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Ranching

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Across the United States, riding trails are at risk. More than ever, backcountry horsemen must compete with hikers, mountain bikers, ATV riders and others for public-land access. And, with increasingly restrictive—even anti-horse—regulations in some locales, trails on which riders were once welcome are now hostile environments for horsemen. Learn how 10 of the country’s top riding destinations have come under threat, and how you can get involved in the fight to save them.

Use these 32 strategies to reduce your impact on the environment—and help guarantee backcountry access in the future.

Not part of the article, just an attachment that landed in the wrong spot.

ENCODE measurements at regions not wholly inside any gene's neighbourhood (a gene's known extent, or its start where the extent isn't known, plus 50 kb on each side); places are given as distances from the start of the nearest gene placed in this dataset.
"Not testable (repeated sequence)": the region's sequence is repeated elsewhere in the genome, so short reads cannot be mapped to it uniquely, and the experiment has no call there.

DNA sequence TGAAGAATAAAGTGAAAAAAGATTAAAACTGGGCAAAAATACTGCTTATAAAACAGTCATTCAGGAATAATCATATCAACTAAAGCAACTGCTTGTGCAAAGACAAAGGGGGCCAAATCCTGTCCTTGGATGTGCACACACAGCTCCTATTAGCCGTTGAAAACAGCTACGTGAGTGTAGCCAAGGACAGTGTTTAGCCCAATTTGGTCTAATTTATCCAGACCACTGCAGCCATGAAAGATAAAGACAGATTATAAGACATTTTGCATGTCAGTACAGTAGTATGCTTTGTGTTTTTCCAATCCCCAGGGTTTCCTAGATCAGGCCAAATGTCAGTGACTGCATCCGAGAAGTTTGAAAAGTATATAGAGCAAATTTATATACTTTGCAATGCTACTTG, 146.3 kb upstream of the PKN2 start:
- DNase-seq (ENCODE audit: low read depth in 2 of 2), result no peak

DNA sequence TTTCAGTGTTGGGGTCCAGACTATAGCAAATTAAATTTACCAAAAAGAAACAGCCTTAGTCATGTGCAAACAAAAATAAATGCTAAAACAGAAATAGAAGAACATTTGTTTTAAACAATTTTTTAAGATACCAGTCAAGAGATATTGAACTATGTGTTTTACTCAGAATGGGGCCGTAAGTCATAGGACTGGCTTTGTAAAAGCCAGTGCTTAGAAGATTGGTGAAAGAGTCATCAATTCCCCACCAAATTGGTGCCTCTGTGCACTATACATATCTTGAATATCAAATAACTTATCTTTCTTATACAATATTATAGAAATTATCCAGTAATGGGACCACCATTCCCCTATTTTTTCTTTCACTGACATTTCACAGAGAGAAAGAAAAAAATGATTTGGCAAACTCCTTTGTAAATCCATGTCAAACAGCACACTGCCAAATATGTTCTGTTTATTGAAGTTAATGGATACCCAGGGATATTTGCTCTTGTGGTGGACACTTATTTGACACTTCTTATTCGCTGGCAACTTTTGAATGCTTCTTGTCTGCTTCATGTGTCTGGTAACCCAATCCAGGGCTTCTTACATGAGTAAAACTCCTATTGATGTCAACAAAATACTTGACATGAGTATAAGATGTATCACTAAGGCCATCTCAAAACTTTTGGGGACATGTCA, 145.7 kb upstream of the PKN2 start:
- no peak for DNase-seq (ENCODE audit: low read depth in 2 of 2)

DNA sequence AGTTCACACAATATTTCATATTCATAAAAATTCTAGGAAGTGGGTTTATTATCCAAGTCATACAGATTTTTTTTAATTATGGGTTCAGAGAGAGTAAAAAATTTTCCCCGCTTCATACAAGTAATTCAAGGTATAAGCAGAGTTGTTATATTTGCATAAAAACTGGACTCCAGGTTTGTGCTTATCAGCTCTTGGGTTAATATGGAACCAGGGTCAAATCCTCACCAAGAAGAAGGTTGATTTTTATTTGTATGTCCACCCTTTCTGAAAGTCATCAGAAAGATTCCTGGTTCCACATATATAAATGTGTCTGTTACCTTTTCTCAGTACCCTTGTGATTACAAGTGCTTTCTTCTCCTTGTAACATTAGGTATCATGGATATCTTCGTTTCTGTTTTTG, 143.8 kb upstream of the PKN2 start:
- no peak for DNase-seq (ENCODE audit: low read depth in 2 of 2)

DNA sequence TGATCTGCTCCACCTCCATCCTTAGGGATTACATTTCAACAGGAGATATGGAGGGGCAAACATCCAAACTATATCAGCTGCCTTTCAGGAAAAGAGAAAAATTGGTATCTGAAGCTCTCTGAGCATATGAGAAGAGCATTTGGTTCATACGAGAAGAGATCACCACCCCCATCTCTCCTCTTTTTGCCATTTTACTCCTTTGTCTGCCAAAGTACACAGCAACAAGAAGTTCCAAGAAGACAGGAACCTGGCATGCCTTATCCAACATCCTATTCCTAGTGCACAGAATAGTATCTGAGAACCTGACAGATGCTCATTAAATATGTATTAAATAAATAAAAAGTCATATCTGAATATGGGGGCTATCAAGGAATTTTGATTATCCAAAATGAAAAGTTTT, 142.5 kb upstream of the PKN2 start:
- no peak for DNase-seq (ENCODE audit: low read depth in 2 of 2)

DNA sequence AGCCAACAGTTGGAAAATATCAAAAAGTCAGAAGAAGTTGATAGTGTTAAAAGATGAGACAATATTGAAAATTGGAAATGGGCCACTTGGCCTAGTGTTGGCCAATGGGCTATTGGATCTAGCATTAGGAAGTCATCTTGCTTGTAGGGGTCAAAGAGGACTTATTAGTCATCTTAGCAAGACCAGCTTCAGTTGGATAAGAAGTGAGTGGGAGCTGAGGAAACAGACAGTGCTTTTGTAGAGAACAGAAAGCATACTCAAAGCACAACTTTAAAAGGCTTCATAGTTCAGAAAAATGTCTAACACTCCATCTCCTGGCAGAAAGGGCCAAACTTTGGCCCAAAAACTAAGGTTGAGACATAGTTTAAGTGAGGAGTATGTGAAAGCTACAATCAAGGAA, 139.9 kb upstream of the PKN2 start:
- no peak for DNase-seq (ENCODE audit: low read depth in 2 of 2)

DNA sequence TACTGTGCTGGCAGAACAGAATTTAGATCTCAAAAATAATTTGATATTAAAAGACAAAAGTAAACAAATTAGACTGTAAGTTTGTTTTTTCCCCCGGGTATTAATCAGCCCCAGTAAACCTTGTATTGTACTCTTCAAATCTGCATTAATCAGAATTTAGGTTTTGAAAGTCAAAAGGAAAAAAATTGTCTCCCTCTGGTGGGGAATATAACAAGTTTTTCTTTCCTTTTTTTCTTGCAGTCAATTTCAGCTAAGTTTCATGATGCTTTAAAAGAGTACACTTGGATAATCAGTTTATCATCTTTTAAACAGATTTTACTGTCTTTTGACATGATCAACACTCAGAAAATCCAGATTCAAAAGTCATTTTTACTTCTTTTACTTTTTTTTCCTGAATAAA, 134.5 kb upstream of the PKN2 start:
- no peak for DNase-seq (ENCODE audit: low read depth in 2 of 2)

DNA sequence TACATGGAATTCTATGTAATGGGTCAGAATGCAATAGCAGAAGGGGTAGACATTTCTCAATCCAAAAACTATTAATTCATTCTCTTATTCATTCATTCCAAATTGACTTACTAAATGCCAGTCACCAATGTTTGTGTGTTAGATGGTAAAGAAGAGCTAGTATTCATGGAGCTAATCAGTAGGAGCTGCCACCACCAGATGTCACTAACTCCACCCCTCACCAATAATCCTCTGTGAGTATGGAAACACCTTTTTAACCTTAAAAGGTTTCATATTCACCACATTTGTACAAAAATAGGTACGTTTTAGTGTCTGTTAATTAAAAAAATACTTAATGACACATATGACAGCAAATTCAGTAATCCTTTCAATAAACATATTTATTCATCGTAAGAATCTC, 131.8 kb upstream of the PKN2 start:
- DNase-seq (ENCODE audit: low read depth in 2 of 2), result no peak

I go to the backcountry because I want to get out there and feel like I’m the first person to see this land,” says Jim Culver of the National Outdoor Leadership School. “I want my kids and grandkids to have that same experience.

Only a handful of ranches in the West send out a wagon anymore. Most places aren’t big enough to justify the experience. Finding cowboys willing to sleep in a teepee for six weeks isn’t easy, either. But for the Spanish Ranch in Elko County, Nevada, sending out the spring wagon is a way of life.

I caught up with Ira Wines, buckaroo boss at the Spanish Ranch, in early May of 2006, just 10 days before his spring works began.